- Rick Perry's campaign says the debate schedule is too heavy
- Commentator says voters want to see if Perry can be aggressive in debates
- Another commentator notes debate format doesn't give time to put forward ideas
After a string of disappointing debate performances, the presidential campaign of Texas Gov. Rick Perry is signaling that Perry might be dialing back his participation in several planned televised Republican presidential primary debates.
The new tack raises the question: Can a major candidate with a track record of weak debate performances pass on nationally televised debates?
"I don't think Perry can avoid (debating)," CNN contributor and tea party activist Dana Loesch said, "because the debates are where he has received a lot of his criticism." Loesch added that Perry has raised substantial campaign funds and has rolled out his tax plan and a plan to create more jobs. "(A)nd that's what a lot of people wanted to see. We now want to see how aggressive he can be in these debates and whether or not -- because of his performance and rhetorical skills -- he can turn this into a two-man race" with former Massachusetts Gov. Mitt Romney.
But fellow conservative and CNN contributor Will Cain said the prospect of more debating is a "no-win proposition" for the Texas governor.
"There's a ton of debates. Do we need this many debates?" Cain said Thursday. "And (Perry's) kind of right. When you have a minute to respond to each other, a minute to make a point, you're not really able to put out ideas, policies. That being said, it does ring as an excuse by Rick Perry because he does perform so poorly in these debates."
The Perry camp said the heavy debate schedule is taking Perry away from spending time with voters.
"(T)here have been eight Republican debates so far, five since Gov. Perry got in," spokesman Ray Sullivan said Wednesday. "We certainly respect the process, but when you've got eight or nine candidates and 30 seconds to a minute (to answer a question or provide a rebuttal), it takes valuable time away from campaigning in Iowa as those elections approach."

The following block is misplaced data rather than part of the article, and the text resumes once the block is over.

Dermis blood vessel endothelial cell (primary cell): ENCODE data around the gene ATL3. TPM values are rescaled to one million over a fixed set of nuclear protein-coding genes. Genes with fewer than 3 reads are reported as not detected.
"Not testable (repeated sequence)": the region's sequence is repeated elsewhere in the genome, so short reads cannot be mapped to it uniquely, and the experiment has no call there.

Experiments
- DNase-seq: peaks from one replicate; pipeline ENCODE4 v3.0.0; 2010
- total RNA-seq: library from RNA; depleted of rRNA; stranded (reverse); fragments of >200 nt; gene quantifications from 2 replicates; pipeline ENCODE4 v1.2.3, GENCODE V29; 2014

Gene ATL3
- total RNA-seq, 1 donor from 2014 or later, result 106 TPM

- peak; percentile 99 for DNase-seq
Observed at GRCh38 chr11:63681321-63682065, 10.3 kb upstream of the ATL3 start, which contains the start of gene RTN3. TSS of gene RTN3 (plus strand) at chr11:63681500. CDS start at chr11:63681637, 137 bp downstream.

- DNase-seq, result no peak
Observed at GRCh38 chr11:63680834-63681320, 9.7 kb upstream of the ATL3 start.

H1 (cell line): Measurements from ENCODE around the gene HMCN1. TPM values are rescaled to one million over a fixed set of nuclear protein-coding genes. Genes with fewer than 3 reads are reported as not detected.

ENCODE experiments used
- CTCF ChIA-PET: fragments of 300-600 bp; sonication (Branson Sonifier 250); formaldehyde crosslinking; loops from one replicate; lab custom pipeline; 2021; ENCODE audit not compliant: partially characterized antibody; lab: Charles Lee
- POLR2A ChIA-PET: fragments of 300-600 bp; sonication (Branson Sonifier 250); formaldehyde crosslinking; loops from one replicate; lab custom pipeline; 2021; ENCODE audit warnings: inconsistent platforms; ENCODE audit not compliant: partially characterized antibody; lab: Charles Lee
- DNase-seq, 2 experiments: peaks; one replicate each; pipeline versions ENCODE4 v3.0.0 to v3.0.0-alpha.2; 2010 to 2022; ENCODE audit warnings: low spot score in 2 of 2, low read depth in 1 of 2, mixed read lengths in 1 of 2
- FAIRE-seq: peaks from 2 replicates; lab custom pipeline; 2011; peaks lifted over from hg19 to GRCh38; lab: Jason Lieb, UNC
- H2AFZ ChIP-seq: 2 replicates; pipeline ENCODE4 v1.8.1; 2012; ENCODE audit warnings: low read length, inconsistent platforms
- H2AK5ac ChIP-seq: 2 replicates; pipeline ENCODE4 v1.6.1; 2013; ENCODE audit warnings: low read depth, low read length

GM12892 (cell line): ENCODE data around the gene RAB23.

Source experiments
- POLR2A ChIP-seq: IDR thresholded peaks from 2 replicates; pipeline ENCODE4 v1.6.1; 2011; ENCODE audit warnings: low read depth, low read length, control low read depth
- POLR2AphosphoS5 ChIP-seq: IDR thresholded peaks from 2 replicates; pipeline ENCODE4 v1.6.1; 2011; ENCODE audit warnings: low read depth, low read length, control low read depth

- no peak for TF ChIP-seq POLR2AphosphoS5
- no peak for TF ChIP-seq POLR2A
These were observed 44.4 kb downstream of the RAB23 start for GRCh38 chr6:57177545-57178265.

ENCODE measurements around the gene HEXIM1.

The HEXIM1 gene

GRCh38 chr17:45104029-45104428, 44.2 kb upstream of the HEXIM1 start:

One of Perry's rivals for the GOP nomination sought to score points off the possibility that Perry might bow out of some debates.
"I thought Texas governors were supposed to be tough," Hogan Gidley, a spokesman for former Pennsylvania Sen. Rick Santorum said in a statement. "How can Gov. Perry expect anyone to trust he can take on Obama and the Democratic machine when he thinks debating his fellow Republicans is too tough? This just shows he doesn't have what it takes to lead the American people in taking back our country in 2012."
Perry has tried to downplay the importance of debates. After what many saw as a shaky showing at a Florida debate in late September, Perry implied the choice between him and Romney was a choice between "deeds" and "words."
Also after that debate, Perry told Republican activists, "As conservatives, we know that values and visions matter. It's not who is the slickest candidate or who is the smoothest debater that we need to elect. We need to elect the candidate with the best record and the best vision for our country."
On Fox News on Tuesday night, Perry was more direct. Asked whether he thought he'd made any mistakes since launching his presidential campaign in mid-August, Perry said, "(T)hese debates are set up for nothing more than to tear down the candidates. It's pretty hard to be able to sit and lay out your ideas and your concepts with a one-minute response.
"So, you know, if there was a mistake made it was probably ever doing one of the (debates) when all they are interested in is stirring it up between the candidates instead of really talking about the issues that are important to the American people."
At this point, the Perry camp says it will be considering participation in future debates individually as they focus on campaigning in the first five states to vote in the GOP contest early next year.
"We're taking each of these as they come," Sullivan said Wednesday, "examining the schedule and examining the opportunities and the opportunity costs. And, again, we recognize we need to be in Iowa and New Hampshire, South Carolina, Florida and Nevada and talking to those voters and giving them a chance to exercise their responsibility to vet the candidates, to have town hall meetings and to talk about the issues that are important to them."